An unintended and unexpected consequence of the multitrillion dollar stimulus package is that workers are asking to be laid off or reluctant to go back to work after being furloughed.
In an effort to help people financially cope with their job losses in the midst of a pandemic, the federal government—through the Coronavirus Aid, Relief and Economic Security Act (CARES Act)—is providing an extra $600 per week in unemployment benefits. This amount is in addition to what the states already pay, which is in the range of $200 to $300 per week.
A person could conceivably earn $1,000 per week on unemployment, depending upon the state he or she resides in. In addition to the enhanced benefits, most Americans, earning less than $75,000 in 2019, received a one-time check for $1,200 and $500 for each child under 17 years of age.
Here’s the situation facing companies that have already been financially hurt by the consequences of the COVID-19 outbreak. Consider a worker in an Amazon warehouse. The worker has to be on their feet all day, lift heavy boxes onto and off of high shelves and race around the facility to fulfill orders. Earning a minimum wage of $15 per hour, the person may make pre-tax $525 per week. Think of how many millions of other people work at dangerous, physically demanding or unpleasant jobs earning a similar amount.
Not to disparage anyone, but it’s enticing for a person to ask to be laid off, so they can earn more money than if they were to work that physically demanding job. They may want to ride out the pandemic safely at home, collect unemployment checks and later return to the job market once things look safer with possibly more available opportunities if the economy improves.
The unintended consequences may make it difficult for companies to get back their furloughed workers. Without their staff, business will have an extra burden to keep things alive. They may be forced to hire new people and train them from scratch, which takes time and money.
Florida Senator Rick Scott is not a fan of the increase in unemployment benefits and wrote, “Businesses looking to reopen are telling us their employees don’t want to come back to work because they collect more on unemployment.” Scott‘s email also added, “And who can blame them? We cannot be paying people more money on unemployment than they get paid in their job.”
Many state unemployment offices have complaints that they’ve been overwhelmed by the demand of people seeking benefits and were unable to keep up with the requests for claims. Coincidentally, residents of Florida have angrily said that they’ve been unable to get neither jobs nor unemployment benefits. Roughly 1.8 million Floridians have lost their jobs due to the coronavirus. Only about 153,788 have been able to receive their unemployment checks.
A business owner in Pennsylvania, Meagan Beatty, said about the large unemployment payments, “It’s put us in a weird position, because we are asking [employees] to come back to work, but they’ve told us they don’t feel safe, or they have said, ‘Why should I be paid less than I’m getting at home?’” She tried to consider raising the salaries for her workers as an enticement for them to come back to work. “Our revenues have declined by 100%. And if we reopen, we will have 50% of the business we had,” Beatty lamented.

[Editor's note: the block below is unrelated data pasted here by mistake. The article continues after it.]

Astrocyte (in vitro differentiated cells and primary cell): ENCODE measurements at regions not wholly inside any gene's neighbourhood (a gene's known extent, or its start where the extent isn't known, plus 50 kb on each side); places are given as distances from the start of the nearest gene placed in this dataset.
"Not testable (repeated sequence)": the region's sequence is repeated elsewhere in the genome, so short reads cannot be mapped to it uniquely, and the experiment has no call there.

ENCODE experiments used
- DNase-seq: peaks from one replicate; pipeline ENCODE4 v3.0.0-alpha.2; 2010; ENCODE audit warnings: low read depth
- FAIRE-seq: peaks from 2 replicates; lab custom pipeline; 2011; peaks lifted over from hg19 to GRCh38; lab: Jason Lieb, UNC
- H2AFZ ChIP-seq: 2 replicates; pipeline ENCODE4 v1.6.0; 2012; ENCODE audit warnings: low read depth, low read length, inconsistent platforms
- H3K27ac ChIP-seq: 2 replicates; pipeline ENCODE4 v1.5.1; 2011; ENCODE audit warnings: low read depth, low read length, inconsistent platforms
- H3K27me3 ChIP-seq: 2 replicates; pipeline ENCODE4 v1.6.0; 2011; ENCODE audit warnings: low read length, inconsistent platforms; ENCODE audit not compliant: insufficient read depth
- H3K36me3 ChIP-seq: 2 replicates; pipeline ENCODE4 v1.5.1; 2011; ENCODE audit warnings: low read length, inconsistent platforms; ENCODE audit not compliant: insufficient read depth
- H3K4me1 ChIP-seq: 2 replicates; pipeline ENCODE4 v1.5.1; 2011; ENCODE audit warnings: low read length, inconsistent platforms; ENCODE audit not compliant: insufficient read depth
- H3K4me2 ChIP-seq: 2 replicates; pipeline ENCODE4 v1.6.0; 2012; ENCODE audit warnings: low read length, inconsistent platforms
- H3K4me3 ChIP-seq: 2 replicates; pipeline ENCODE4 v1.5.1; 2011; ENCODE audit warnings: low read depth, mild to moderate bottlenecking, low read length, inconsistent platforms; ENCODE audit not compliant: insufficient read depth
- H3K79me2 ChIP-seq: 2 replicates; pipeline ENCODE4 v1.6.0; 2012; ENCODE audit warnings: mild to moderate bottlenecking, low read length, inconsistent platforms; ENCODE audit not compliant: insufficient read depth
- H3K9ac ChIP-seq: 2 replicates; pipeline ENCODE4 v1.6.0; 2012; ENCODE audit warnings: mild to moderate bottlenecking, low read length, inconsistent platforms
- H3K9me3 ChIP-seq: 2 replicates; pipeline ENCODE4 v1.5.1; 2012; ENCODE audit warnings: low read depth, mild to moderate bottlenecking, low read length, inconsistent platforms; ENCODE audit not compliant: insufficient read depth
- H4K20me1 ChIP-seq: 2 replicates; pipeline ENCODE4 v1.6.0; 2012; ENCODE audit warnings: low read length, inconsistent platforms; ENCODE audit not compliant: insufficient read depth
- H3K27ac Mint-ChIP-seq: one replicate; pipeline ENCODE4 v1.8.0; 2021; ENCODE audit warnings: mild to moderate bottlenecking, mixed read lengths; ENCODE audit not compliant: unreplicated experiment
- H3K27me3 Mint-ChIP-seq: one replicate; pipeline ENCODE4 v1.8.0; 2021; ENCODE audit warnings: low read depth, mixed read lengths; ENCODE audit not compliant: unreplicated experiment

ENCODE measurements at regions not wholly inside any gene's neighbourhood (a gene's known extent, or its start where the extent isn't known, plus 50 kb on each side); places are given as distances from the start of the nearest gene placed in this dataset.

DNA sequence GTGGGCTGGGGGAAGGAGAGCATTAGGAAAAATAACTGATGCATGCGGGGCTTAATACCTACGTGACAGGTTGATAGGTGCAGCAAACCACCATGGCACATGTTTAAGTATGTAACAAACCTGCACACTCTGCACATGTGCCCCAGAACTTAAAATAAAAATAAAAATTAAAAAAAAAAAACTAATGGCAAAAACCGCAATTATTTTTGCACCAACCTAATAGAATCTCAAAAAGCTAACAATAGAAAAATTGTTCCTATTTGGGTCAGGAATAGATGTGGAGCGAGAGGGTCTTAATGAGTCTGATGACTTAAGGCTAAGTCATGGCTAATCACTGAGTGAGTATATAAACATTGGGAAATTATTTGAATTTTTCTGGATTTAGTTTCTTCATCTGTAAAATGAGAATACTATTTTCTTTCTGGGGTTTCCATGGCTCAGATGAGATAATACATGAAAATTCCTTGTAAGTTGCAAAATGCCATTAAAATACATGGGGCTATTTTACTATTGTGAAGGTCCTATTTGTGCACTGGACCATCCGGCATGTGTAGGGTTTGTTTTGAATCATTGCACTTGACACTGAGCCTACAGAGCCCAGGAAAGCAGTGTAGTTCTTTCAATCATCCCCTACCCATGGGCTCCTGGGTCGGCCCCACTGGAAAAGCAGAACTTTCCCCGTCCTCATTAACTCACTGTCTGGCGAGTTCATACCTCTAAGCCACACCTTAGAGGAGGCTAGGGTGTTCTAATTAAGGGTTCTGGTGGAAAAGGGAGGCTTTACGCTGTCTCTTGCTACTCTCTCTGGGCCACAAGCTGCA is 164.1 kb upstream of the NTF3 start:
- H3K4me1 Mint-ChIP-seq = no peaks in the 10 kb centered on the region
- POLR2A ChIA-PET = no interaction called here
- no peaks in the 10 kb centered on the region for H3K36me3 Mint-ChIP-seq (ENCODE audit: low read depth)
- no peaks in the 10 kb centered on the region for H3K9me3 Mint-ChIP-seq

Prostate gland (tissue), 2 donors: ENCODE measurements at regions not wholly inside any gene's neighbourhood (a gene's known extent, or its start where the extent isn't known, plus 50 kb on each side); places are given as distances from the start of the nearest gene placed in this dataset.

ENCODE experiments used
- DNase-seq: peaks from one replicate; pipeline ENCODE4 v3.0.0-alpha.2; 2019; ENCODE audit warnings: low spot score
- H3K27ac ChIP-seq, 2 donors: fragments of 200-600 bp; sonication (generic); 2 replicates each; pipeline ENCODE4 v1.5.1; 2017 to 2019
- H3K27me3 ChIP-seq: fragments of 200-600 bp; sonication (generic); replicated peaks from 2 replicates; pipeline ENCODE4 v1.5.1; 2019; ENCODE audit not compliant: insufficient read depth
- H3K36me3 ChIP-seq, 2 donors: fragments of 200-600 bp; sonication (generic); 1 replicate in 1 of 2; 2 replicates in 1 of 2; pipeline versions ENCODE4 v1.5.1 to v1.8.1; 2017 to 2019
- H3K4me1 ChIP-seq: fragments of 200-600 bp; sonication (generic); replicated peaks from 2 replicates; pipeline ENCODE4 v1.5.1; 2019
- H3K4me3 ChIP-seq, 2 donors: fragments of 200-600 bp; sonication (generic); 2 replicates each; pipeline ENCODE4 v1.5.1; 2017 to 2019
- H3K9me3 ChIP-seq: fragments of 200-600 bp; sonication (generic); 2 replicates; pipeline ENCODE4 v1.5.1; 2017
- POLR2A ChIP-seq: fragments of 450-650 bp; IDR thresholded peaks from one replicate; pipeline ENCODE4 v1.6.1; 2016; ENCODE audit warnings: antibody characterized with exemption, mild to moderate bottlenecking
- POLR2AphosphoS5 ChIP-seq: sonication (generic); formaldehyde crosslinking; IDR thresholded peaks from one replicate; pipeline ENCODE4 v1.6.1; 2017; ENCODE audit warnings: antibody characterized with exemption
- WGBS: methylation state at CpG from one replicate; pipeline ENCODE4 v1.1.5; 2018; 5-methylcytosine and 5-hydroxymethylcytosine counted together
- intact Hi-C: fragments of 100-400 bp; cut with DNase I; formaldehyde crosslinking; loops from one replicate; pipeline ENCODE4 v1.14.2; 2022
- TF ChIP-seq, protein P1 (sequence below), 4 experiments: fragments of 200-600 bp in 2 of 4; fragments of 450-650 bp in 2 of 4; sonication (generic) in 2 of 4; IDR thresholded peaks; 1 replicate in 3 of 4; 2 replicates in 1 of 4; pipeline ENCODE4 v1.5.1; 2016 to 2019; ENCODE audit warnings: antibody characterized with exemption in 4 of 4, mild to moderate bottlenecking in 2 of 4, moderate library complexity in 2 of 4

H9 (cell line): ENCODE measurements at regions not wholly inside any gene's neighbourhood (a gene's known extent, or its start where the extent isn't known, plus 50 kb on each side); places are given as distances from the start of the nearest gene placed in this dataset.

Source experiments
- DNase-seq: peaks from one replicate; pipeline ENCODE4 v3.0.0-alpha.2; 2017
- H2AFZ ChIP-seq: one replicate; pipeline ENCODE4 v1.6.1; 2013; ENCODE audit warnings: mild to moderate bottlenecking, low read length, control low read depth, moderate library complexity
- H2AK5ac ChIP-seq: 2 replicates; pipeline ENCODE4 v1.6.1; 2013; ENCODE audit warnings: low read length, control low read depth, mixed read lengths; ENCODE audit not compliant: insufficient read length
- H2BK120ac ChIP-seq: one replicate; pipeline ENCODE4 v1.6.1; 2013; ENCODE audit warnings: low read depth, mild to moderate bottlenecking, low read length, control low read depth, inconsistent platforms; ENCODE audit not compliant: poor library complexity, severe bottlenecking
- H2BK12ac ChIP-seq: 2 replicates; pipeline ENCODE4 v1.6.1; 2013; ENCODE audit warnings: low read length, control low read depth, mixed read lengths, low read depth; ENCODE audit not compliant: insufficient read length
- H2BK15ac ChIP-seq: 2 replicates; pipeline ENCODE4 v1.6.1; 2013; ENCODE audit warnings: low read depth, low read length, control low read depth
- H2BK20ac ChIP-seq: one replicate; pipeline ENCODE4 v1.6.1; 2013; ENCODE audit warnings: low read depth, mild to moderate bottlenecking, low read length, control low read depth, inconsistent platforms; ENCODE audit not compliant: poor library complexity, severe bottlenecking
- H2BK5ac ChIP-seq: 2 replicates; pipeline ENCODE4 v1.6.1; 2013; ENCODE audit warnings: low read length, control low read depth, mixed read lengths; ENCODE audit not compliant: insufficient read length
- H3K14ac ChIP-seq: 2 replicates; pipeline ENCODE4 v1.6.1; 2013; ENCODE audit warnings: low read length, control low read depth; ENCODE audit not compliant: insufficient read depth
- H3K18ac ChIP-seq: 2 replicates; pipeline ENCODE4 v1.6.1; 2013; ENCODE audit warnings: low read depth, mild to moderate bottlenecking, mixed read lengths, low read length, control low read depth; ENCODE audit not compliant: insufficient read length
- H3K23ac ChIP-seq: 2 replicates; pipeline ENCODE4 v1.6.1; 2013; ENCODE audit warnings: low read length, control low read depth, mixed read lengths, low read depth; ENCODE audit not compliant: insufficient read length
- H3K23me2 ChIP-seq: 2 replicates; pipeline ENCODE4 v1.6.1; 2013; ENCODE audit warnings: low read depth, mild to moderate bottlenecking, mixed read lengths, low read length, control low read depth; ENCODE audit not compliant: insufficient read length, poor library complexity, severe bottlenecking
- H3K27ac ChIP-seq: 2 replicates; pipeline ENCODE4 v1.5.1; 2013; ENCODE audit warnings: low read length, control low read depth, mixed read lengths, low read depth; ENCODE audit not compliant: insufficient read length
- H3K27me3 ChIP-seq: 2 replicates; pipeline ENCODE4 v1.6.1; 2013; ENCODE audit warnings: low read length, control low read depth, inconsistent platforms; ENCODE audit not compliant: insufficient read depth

Moran Iron Works is a Michigan-based factory that laid off about 75% of its staff due to the slowdown in business. Company owner Tom Moran sees things picking up, but has a problem. “Now we want to bring people back, and they don’t want to come back,” he said.
Offering a back-of-the-envelope rough calculation, Moran cites that unemployment payments for his laid-off workers amounts to $962 per week. This is over $80 higher than what Moran pays his welders and $353 more than some of his average workers.
A spa owner in Washington state, Jamie Black-Lewis, has a similar story to tell. She received a loan through the Paycheck Protection Program, as part of the stimulus package that offered forgivable loans to small businesses if they retain their employees for a designated period of time.
Black-Lewis had furloughed 35 staff members at her spa and was excited to tell them of the good news that she now had the funds to rehire them. The workers were none too pleased over the prospect of having to return to work. She says that there was animosity and anger as her laid-off employees were earning more money from unemployment. Frustrated, Black-Lewis begged the question, “On what planet am I competing with unemployment?”
Furloughed workers who decline to return to their jobs are playing a dangerous game of chicken. Over 26 million Americans have lost their jobs. The Federal Reserve Bank predicted roughly 50 million more may be out of work by the summertime. The $600 extra dollars lasts only up until July 25.
When the extra $600 dollars runs out and people return to the job market, those who are just getting off of the sidelines will face intense competition from the massive amount of other unemployed people also looking for jobs. With so many folks out of work, companies won’t have to pay a premium to hire and wages will most likely go down.
It won’t be easy for business owners either. Some companies that have been forced to shut down may not have the financial resources to open again. The businesses that can reopen, had to deal with weeks—if not months—of little or no revenue. They won’t be in a sound financial condition to offer strong salaries and benefits and will barely get by.